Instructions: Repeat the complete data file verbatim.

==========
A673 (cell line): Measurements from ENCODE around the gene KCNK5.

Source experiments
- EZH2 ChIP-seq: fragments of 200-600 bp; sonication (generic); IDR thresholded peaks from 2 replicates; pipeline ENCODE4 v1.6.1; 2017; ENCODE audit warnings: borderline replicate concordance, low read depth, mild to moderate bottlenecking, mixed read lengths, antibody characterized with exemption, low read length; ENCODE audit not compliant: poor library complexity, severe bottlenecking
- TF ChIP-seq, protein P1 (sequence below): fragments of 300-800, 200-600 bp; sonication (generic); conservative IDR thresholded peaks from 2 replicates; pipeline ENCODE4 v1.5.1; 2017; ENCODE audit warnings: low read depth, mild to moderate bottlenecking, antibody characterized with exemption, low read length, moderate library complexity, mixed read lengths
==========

A673 (cell line): Measurements from ENCODE around the gene KCNK5.

Source experiments
- EZH2 ChIP-seq: fragments of 200-600 bp; sonication (generic); IDR thresholded peaks from 2 replicates; pipeline ENCODE4 v1.6.1; 2017; ENCODE audit warnings: borderline replicate concordance, low read depth, mild to moderate bottlenecking, mixed read lengths, antibody characterized with exemption, low read length; ENCODE audit not compliant: poor library complexity, severe bottlenecking
- TF ChIP-seq, protein P1 (sequence below): fragments of 300-800, 200-600 bp; sonication (generic); conservative IDR thresholded peaks from 2 replicates; pipeline ENCODE4 v1.5.1; 2017; ENCODE audit warnings: low read depth, mild to moderate bottlenecking, antibody characterized with exemption, low read length, moderate library complexity, mixed read lengths